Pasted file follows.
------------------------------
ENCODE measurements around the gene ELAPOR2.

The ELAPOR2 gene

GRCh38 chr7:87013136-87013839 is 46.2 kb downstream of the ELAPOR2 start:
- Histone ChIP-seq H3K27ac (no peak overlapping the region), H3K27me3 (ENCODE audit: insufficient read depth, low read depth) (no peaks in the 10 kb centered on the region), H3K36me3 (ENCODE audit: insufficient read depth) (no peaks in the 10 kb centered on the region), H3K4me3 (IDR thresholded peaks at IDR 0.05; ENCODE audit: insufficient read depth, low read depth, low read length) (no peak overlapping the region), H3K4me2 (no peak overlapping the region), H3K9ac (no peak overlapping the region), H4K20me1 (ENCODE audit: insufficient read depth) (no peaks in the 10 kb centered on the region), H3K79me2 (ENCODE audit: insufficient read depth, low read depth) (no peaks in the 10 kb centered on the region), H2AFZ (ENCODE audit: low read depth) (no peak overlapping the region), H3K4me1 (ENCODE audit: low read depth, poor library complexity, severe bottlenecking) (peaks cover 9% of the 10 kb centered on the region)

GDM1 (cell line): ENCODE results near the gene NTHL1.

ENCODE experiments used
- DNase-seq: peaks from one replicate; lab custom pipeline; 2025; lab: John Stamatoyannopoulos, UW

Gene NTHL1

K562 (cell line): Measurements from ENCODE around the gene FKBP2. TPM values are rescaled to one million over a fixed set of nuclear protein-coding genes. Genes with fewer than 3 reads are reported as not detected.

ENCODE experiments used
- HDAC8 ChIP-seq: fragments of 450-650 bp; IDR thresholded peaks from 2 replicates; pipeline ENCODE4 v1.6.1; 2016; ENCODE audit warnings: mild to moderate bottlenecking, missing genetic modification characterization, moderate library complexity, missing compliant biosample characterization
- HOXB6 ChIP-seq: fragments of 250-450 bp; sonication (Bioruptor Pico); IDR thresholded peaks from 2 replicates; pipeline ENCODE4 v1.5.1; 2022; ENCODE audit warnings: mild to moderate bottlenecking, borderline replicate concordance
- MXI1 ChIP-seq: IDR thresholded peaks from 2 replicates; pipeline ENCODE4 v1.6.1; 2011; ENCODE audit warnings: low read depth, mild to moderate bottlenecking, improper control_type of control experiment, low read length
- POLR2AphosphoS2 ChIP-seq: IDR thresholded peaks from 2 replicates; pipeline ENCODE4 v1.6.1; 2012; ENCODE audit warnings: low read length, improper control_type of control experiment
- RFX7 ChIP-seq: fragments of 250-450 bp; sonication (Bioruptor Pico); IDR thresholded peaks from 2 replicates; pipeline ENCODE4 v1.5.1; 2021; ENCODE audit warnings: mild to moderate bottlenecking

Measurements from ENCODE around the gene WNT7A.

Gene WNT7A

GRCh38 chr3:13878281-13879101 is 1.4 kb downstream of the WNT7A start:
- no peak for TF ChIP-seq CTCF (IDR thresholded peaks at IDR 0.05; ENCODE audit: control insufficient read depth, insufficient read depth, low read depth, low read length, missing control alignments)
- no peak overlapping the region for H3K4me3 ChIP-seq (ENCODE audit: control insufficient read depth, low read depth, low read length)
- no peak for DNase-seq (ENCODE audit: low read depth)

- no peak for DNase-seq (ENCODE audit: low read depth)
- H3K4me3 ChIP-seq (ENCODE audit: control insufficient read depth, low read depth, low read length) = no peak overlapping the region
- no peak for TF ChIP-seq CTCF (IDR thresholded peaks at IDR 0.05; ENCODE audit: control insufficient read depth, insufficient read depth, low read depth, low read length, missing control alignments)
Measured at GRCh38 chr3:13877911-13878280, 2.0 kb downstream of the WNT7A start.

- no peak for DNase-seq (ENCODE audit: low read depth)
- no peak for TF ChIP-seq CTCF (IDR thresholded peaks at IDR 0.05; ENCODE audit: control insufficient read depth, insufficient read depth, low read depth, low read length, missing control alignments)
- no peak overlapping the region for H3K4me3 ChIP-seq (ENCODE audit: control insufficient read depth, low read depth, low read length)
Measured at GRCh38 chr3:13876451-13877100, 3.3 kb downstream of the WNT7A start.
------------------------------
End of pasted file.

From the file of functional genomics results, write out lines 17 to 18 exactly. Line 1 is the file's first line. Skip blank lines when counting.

Gene WNT7A

GRCh38 chr3:13878281-13879101 is 1.4 kb downstream of the WNT7A start: